July 2019
Volume 60, Issue 9
Open Access
ARVO Annual Meeting Abstract  |   July 2019
Glycinergic inhibition tunes direction selectivity in the mammalian retina
Author Affiliations & Notes
  • Varsha Jain
    University of Victoria, Victoria, British Columbia, Canada
  • Laura Hanson
    University of Victoria, Victoria, British Columbia, Canada
  • Gautam B Awatramani
    University of Victoria, Victoria, British Columbia, Canada
  • Footnotes
    Commercial Relationships   Varsha Jain, None; Laura Hanson, None; Gautam Awatramani, None
  • Footnotes
    Support  None
Investigative Ophthalmology & Visual Science July 2019, Vol.60, 545. doi:
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      Varsha Jain, Laura Hanson, Gautam B Awatramani; Glycinergic inhibition tunes direction selectivity in the mammalian retina. Invest. Ophthalmol. Vis. Sci. 2019;60(9):545.

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      © ARVO (1962-2015); The Authors (2016-present)

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Purpose : In the retina, diverse types of GABAergic and glycinergic amacrine cells work together to enable specific circuits to extract features from the visual environment. Identifying their roles within a given circuit, however, remains a central challenge. One circuit in which much progress has been made is the mouse direction-selective (DS) circuit. Here, starburst amacrine cells (SACs) provide DS GABAergic inhibition which endows upon ganglion cell to encode direction. Wide-field amacrine cells (WACs) on the other hand provide a feedback surround inhibition to excitatory bipolar cells and endows the circuit with size selectivity. A third amacrine cell type, glycinergic narrow-field amacrine cells (NACs) has also been recently shown to make few anatomic connections to On SACs (Ding et al., 2016). Here, we investigate the role of this glycinergic inhibition in the DS circuit.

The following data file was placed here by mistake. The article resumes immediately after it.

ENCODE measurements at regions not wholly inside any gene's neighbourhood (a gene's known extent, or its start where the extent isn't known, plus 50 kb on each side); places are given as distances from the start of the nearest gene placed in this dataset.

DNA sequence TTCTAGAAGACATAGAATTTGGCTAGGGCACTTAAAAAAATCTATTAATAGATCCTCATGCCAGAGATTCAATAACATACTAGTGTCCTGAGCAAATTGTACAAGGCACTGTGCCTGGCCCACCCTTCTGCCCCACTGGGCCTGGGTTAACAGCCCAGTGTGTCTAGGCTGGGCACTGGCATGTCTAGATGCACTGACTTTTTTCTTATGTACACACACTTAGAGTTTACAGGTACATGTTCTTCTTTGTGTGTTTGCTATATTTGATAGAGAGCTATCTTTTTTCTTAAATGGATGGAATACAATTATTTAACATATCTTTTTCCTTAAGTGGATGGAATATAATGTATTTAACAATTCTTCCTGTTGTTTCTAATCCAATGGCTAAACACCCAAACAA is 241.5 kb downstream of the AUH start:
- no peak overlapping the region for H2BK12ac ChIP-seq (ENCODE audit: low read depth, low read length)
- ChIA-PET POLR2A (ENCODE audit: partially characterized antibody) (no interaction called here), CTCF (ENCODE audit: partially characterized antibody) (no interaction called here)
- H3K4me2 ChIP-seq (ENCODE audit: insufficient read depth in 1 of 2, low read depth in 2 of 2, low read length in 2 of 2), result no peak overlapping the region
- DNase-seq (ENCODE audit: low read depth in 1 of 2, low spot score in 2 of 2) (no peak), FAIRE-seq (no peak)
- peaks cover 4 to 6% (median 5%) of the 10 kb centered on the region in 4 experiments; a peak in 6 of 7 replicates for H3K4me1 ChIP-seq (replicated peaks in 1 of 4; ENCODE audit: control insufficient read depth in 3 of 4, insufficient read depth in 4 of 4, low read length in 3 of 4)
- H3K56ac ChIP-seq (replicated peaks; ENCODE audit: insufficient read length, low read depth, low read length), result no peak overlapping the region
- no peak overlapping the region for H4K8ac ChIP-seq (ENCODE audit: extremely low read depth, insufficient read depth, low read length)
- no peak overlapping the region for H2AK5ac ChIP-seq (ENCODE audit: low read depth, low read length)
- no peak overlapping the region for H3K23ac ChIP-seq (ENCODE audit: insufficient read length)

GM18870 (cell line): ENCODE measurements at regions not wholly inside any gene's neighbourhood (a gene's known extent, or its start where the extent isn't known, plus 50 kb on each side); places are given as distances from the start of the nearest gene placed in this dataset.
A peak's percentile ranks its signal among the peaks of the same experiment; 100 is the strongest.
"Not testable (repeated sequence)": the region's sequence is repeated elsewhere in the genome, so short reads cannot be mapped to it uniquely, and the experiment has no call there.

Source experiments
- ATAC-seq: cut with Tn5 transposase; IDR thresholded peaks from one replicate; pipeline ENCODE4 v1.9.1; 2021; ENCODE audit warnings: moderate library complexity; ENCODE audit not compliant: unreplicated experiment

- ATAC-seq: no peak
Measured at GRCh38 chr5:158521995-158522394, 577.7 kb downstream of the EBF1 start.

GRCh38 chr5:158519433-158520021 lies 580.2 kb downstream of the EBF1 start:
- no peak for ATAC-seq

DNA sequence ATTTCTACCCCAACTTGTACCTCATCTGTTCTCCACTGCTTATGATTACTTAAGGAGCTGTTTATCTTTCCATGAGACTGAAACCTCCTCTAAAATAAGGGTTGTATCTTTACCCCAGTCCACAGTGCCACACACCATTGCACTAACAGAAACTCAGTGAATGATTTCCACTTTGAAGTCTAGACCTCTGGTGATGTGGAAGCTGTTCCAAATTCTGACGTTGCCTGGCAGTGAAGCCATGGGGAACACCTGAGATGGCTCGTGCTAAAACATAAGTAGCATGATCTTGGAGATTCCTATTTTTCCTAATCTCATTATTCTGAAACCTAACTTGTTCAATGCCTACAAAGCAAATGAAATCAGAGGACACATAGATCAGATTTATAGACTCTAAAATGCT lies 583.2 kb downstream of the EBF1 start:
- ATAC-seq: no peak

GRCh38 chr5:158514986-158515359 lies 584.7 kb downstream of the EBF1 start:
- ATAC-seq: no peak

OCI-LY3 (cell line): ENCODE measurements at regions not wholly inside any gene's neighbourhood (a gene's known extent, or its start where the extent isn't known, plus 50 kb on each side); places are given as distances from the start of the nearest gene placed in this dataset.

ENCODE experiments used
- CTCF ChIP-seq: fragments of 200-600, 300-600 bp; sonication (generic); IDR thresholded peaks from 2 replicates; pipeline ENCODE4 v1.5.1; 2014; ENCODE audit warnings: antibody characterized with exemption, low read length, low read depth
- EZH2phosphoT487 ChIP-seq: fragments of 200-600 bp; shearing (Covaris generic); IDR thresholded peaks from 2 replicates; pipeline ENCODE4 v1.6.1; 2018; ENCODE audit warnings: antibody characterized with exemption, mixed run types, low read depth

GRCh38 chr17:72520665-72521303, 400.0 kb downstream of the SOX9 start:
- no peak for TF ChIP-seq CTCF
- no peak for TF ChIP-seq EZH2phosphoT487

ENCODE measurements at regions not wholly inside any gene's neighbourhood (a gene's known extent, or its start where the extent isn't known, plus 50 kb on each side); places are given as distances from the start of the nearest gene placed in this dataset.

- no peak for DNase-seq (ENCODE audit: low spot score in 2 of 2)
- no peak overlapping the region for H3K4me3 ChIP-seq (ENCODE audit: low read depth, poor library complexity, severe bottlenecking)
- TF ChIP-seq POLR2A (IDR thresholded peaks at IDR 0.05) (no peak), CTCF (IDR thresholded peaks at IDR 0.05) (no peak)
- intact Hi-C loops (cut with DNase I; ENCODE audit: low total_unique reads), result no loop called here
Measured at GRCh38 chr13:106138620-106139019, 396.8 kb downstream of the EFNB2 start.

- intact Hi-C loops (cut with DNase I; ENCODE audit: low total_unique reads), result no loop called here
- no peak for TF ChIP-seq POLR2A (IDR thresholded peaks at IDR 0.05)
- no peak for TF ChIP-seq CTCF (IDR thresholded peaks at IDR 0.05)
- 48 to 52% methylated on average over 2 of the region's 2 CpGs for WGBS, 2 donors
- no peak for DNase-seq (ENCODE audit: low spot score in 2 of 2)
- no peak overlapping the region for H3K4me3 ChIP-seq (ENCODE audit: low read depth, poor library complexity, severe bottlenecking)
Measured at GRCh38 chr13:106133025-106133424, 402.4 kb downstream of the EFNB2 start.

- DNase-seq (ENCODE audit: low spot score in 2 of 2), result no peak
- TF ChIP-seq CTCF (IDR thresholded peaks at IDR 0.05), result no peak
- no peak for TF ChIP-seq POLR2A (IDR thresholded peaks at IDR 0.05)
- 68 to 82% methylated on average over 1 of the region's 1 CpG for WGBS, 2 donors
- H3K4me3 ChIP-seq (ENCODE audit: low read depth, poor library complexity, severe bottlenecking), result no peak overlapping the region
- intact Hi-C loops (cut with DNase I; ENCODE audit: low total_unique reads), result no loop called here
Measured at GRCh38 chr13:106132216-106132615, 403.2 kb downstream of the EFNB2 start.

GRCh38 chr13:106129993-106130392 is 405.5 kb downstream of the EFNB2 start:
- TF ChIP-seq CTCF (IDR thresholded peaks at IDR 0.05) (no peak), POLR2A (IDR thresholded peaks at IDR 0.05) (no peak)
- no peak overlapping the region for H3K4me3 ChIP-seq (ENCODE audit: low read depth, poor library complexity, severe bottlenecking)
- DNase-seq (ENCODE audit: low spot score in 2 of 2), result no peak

Methods : ON SACs and superior coding DSGCs were identified using 2-photon imaging in the Chat-Cre::Ai9 and Hb9::eGFP transgenic mouse lines respectively. Inhibitory post-synaptic currents (IPSCs) were measured in SACs and DSGCs at a holding potential near 0 mV, using patch clamp techniques. Responses were evoked by drifting spots or gratings of different spatiotemoral frequencies.

Results : Based on the kinetics and pharmacological properties of IPSCs measured in ON SACs we identified at least three distinct types of inhibition. A transient TTX-sensitive GABAergic inhibition, suggesting that it was mediated by WACs. A TTX-insensitive transient GABAergic IPSC, presumably mediated by neighbouring SACs. And thirdly, a strong sustained glycinergic inhibition at both the light onset and offset, likely mediated by NACs. Glycinergic inputs were intact in mice in which SAC GABA transmission was genetically deleted (Chat-Cre:: gabra2 or Chat-Cre: VGAT KO). Owing to its delayed temporal kinetics, the effects of glycinergic inhibition were only apparent at certain spatiotemporal frequencies. Interestingly at these frequencies, blocking glycine receptors reveal SAC GABAergic output that is non-directional.

Conclusions : These results indicate that glycinergic NACs serve as checkpoints in the DS circuit, preventing neurotransmitter release from ON SACs under non-optimal stimulus conditions. They add to our understanding of how three distinct amacrine cells endow a single retinal circuit the ability to robustly encode direction under diverse stimulus conditions.

This abstract was presented at the 2019 ARVO Annual Meeting, held in Vancouver, Canada, April 28 - May 2, 2019.


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